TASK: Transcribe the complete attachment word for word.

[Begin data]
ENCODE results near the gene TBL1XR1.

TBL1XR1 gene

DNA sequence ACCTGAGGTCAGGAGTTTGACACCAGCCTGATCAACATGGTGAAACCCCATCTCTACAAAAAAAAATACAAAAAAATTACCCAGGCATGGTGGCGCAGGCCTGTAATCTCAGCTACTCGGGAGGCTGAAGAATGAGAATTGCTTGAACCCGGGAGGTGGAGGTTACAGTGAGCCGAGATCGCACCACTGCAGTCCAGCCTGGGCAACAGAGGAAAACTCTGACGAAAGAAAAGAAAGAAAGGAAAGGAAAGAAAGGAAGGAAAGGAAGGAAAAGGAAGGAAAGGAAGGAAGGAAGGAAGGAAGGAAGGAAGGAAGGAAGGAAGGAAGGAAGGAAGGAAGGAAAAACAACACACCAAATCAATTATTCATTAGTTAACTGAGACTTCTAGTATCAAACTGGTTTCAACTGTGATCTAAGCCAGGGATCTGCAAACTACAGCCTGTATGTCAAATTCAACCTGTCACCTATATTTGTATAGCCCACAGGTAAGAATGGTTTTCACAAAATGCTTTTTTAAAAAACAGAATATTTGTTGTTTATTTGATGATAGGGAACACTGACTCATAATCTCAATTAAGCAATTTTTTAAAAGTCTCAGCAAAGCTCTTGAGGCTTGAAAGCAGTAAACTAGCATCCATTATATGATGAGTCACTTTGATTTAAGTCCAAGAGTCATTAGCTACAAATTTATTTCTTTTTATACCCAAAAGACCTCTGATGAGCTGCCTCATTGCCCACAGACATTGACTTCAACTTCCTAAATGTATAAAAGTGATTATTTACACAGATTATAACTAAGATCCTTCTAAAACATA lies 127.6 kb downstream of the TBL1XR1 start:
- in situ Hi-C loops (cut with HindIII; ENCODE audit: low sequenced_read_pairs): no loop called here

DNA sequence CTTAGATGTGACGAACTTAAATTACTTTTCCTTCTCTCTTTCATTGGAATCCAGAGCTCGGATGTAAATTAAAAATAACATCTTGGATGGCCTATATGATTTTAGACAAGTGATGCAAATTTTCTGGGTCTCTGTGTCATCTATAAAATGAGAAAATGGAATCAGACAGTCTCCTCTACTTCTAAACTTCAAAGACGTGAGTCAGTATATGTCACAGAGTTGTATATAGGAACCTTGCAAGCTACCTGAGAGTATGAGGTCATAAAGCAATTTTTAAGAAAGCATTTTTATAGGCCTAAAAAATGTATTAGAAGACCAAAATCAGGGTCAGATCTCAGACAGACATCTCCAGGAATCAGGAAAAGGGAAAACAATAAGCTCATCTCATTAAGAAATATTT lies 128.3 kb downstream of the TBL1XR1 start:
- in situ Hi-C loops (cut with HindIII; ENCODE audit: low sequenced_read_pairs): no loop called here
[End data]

ENCODE results near the gene TBL1XR1.

TBL1XR1 gene

DNA sequence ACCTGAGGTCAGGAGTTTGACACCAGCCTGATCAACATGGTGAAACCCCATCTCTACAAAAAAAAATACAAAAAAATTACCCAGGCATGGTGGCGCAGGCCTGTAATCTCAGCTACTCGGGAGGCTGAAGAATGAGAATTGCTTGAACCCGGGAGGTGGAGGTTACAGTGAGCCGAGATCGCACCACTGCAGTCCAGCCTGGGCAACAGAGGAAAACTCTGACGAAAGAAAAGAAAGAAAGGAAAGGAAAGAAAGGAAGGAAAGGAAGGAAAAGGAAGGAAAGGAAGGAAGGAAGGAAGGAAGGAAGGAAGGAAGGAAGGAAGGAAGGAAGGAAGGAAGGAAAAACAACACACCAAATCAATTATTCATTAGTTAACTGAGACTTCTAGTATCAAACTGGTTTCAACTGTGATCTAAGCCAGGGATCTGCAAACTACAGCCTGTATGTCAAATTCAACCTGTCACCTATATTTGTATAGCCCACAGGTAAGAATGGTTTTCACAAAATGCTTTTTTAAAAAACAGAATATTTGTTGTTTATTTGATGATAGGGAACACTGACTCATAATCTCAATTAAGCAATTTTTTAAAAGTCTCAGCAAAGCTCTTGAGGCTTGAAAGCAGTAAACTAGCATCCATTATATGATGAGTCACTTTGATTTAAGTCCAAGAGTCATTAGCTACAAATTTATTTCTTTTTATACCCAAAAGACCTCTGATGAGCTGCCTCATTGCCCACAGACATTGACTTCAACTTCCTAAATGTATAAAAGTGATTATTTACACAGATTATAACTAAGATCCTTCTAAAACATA lies 127.6 kb downstream of the TBL1XR1 start:
- in situ Hi-C loops (cut with HindIII; ENCODE audit: low sequenced_read_pairs): no loop called here

DNA sequence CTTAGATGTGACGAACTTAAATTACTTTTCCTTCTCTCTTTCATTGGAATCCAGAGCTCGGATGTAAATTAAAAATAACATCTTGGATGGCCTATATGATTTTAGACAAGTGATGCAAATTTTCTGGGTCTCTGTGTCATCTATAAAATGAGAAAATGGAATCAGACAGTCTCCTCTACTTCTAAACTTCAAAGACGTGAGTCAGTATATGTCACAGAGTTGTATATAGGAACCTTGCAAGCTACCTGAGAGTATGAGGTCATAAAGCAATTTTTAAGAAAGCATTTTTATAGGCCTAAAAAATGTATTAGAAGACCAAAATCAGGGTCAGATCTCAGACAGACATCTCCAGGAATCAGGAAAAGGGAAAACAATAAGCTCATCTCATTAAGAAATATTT lies 128.3 kb downstream of the TBL1XR1 start:
- in situ Hi-C loops (cut with HindIII; ENCODE audit: low sequenced_read_pairs): no loop called here